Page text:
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Lecture 2

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Western University
Sociology 2240E
Charles Levine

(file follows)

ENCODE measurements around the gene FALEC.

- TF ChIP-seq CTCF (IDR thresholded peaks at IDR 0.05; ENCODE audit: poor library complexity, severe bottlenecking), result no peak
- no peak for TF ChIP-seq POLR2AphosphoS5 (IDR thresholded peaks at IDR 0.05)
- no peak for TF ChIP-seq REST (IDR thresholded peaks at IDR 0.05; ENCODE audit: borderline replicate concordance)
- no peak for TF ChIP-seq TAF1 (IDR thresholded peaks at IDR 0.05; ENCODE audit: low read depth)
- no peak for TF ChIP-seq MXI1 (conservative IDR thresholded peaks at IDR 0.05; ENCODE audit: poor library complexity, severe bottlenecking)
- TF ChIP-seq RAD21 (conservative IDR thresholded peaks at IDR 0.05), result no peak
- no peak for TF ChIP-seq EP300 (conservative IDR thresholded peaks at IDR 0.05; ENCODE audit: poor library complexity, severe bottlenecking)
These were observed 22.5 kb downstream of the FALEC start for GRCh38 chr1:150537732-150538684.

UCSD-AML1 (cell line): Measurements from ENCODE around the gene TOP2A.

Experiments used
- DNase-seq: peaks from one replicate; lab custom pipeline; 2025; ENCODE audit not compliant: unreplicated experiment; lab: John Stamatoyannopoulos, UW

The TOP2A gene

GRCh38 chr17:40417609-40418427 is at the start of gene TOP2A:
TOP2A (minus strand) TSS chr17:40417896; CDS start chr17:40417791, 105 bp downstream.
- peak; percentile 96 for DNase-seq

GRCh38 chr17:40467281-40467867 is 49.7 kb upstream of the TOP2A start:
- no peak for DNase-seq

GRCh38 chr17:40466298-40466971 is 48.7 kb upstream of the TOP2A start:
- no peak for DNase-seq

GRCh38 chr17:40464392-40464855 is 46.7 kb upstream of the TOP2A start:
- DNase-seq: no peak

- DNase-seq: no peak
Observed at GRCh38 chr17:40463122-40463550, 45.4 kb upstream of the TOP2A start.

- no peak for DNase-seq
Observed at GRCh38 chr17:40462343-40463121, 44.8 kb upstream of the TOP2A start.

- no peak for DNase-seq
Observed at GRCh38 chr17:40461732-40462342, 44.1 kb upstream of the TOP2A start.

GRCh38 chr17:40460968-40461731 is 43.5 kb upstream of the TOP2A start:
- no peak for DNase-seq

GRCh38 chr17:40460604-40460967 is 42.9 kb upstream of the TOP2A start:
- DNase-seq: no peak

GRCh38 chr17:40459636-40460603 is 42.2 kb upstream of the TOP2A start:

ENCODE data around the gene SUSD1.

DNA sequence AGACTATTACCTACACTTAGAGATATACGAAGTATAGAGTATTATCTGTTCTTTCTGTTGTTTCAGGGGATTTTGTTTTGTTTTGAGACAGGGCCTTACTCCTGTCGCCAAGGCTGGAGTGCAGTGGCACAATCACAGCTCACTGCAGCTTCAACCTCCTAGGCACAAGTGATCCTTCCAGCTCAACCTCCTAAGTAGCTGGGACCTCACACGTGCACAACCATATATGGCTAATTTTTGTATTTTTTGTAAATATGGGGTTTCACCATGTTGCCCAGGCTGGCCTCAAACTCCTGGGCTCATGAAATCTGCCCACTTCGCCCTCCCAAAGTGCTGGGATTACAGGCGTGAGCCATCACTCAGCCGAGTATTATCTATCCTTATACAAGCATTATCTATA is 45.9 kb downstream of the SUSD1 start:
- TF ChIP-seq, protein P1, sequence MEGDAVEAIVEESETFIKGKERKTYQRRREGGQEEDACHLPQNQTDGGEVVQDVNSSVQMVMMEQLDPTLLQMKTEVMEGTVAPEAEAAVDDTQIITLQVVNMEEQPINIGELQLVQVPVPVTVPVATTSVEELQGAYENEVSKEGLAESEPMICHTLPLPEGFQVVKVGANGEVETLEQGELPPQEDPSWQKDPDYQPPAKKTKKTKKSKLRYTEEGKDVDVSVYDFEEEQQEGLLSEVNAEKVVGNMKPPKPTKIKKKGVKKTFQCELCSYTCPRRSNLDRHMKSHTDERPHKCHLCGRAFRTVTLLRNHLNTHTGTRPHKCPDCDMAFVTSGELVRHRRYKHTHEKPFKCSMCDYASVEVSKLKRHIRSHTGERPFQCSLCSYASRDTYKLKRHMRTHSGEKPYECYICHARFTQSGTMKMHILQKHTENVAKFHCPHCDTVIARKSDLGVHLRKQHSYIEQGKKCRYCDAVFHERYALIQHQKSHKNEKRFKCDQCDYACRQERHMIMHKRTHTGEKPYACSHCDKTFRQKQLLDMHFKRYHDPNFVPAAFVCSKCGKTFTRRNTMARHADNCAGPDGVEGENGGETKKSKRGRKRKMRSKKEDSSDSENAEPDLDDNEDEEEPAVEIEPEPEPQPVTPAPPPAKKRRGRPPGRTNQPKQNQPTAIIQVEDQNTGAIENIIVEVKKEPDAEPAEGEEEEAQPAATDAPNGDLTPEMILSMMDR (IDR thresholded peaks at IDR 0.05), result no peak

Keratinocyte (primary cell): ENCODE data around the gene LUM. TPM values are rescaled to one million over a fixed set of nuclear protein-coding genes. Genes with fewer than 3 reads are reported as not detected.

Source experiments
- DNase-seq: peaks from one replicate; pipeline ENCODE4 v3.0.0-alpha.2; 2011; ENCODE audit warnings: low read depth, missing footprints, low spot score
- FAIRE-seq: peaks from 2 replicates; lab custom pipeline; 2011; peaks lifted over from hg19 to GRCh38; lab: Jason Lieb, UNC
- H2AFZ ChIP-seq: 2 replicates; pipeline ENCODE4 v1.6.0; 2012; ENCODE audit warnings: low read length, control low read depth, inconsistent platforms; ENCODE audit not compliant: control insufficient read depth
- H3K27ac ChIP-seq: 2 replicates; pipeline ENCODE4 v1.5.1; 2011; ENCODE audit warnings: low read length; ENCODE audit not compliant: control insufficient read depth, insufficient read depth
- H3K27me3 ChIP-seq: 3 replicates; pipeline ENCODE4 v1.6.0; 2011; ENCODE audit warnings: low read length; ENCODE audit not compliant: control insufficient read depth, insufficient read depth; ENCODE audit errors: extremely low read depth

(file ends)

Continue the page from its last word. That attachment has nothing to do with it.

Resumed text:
Wednesday September 26, 2012 Lecture 2 Questions: 1. What is society? Answers: Organicism, atomism 2. What is human nature? Some theorists think we are things by nature- happy/sad etc, they think we are something by nature. Other perspective: nurture- won’t deny that people are happy, sad, smart- they agree with the list but they say they are dispositions that are taught to us. 3. What are the relationships among society culture and the individual? Some theorists think we are reactors- organicists think this- we are a role in society (student, teacher etc). Other theorists think we are actors- can mean autonomy, or we are individuals- human beings can sometimes demand change in society and give reasons to those changes- we can step out of our roles (e.g become persons instead of just students) - If you are a organicist, you are likely to be nature(2) and a reactor (3) - If you are a atomist, you are likely to be nurture (2), and an actor (3) - They can be the opposite but it is highly unlikely - Epistemology- a way of knowing, a style of knowing - Sociologists use two forms of epistemology: realism or nommalism : 4. What analytical Epistemologies are used? - If you are a realist you explain social events and processes without reference to human intentionality, but with reference to “natural” processes. - By natural could mean, human nature, biological factors, historical factors- by natural we mean everything that isn’t human intentionality - A realist wouldn’t talk about a person’s wants - Example: C. Wright Mills- our motives are not significant until after we do the act - Nommalism: a person who explains social processes and events with reference to human intentionality - Descriptive logic: telling you what something was - These terms are not only used descriptively but prescriptively - Prescriptively Logic: saying what something ought to be - If you are saying what something ought to be it is a value claim - Value claims usually go hand in hand with the willingness to defend the claim - Prescriptive nommalism- making judgements about what people ought to be like. - Prescriptive realist: makes moral claims about society, processes- they are doing something and its good, or its not. - A moral judgement is a prescriptive judgement - Make descriptive and prescriptive judgement all the time: it is a fundamental split in social theory - Value biases- believing the way you think is right. Ego involved. - Social theory isn’t value-neutral. - In the social world you think you are being objective, but what you are describing is how you feel about an issue - Facts are always related to values or judgements - What we call a fact may have something to do with time 5. What is the relationship between facts and values in social theory? - What is a fact: - Correspondent theories of truth, coherence theories of truth, consensus theories of truth - Have to have consensus for something to be a fact - The agreement (consensus) of what something is says something about language, the need to make sure about something pertaining to the interaction. - Have to engage in mutual respect in order to come to a agreement - Facts don’t exist outside of the moral commu
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